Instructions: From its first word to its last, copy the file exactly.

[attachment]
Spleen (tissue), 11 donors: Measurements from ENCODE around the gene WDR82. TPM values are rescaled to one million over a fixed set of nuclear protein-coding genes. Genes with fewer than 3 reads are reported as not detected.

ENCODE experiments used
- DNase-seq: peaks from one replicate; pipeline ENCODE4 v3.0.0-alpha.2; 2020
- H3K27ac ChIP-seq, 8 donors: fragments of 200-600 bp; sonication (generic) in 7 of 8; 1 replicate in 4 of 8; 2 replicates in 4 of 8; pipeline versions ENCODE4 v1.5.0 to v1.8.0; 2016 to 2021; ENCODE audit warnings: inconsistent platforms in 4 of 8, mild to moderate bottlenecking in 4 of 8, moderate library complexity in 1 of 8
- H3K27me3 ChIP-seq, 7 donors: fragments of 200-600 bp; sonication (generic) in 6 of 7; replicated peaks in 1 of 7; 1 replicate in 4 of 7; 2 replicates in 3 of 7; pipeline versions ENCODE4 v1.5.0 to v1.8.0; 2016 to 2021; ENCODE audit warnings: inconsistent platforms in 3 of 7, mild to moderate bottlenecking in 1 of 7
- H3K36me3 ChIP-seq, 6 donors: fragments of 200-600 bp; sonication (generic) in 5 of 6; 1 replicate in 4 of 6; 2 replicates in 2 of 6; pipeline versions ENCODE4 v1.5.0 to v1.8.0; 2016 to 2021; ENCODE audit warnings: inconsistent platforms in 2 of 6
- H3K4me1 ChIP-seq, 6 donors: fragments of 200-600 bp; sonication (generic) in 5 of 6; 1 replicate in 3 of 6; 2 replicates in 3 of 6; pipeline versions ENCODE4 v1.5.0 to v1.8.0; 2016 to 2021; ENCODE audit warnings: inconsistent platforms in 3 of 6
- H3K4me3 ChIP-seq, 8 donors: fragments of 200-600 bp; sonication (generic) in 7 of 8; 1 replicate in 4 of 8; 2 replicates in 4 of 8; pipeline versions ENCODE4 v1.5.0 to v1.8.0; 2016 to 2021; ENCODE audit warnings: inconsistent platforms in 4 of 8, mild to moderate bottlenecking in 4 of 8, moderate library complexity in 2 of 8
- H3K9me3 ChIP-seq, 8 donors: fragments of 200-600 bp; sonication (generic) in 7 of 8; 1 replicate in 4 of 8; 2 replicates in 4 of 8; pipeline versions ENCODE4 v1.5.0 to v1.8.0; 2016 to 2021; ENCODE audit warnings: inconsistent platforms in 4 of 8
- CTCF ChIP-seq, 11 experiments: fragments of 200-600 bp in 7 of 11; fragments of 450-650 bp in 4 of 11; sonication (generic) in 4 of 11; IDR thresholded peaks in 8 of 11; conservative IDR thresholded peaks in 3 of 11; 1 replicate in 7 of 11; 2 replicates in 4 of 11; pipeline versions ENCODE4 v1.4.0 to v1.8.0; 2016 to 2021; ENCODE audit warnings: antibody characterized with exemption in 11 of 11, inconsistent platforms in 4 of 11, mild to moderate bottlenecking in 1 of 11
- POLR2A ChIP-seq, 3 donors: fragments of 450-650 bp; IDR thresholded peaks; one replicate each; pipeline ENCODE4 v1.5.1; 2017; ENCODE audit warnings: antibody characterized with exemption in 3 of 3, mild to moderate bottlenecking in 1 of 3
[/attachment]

Spleen (tissue), 11 donors: Measurements from ENCODE around the gene WDR82. TPM values are rescaled to one million over a fixed set of nuclear protein-coding genes. Genes with fewer than 3 reads are reported as not detected.

ENCODE experiments used
- DNase-seq: peaks from one replicate; pipeline ENCODE4 v3.0.0-alpha.2; 2020
- H3K27ac ChIP-seq, 8 donors: fragments of 200-600 bp; sonication (generic) in 7 of 8; 1 replicate in 4 of 8; 2 replicates in 4 of 8; pipeline versions ENCODE4 v1.5.0 to v1.8.0; 2016 to 2021; ENCODE audit warnings: inconsistent platforms in 4 of 8, mild to moderate bottlenecking in 4 of 8, moderate library complexity in 1 of 8
- H3K27me3 ChIP-seq, 7 donors: fragments of 200-600 bp; sonication (generic) in 6 of 7; replicated peaks in 1 of 7; 1 replicate in 4 of 7; 2 replicates in 3 of 7; pipeline versions ENCODE4 v1.5.0 to v1.8.0; 2016 to 2021; ENCODE audit warnings: inconsistent platforms in 3 of 7, mild to moderate bottlenecking in 1 of 7
- H3K36me3 ChIP-seq, 6 donors: fragments of 200-600 bp; sonication (generic) in 5 of 6; 1 replicate in 4 of 6; 2 replicates in 2 of 6; pipeline versions ENCODE4 v1.5.0 to v1.8.0; 2016 to 2021; ENCODE audit warnings: inconsistent platforms in 2 of 6
- H3K4me1 ChIP-seq, 6 donors: fragments of 200-600 bp; sonication (generic) in 5 of 6; 1 replicate in 3 of 6; 2 replicates in 3 of 6; pipeline versions ENCODE4 v1.5.0 to v1.8.0; 2016 to 2021; ENCODE audit warnings: inconsistent platforms in 3 of 6
- H3K4me3 ChIP-seq, 8 donors: fragments of 200-600 bp; sonication (generic) in 7 of 8; 1 replicate in 4 of 8; 2 replicates in 4 of 8; pipeline versions ENCODE4 v1.5.0 to v1.8.0; 2016 to 2021; ENCODE audit warnings: inconsistent platforms in 4 of 8, mild to moderate bottlenecking in 4 of 8, moderate library complexity in 2 of 8
- H3K9me3 ChIP-seq, 8 donors: fragments of 200-600 bp; sonication (generic) in 7 of 8; 1 replicate in 4 of 8; 2 replicates in 4 of 8; pipeline versions ENCODE4 v1.5.0 to v1.8.0; 2016 to 2021; ENCODE audit warnings: inconsistent platforms in 4 of 8
- CTCF ChIP-seq, 11 experiments: fragments of 200-600 bp in 7 of 11; fragments of 450-650 bp in 4 of 11; sonication (generic) in 4 of 11; IDR thresholded peaks in 8 of 11; conservative IDR thresholded peaks in 3 of 11; 1 replicate in 7 of 11; 2 replicates in 4 of 11; pipeline versions ENCODE4 v1.4.0 to v1.8.0; 2016 to 2021; ENCODE audit warnings: antibody characterized with exemption in 11 of 11, inconsistent platforms in 4 of 11, mild to moderate bottlenecking in 1 of 11
- POLR2A ChIP-seq, 3 donors: fragments of 450-650 bp; IDR thresholded peaks; one replicate each; pipeline ENCODE4 v1.5.1; 2017; ENCODE audit warnings: antibody characterized with exemption in 3 of 3, mild to moderate bottlenecking in 1 of 3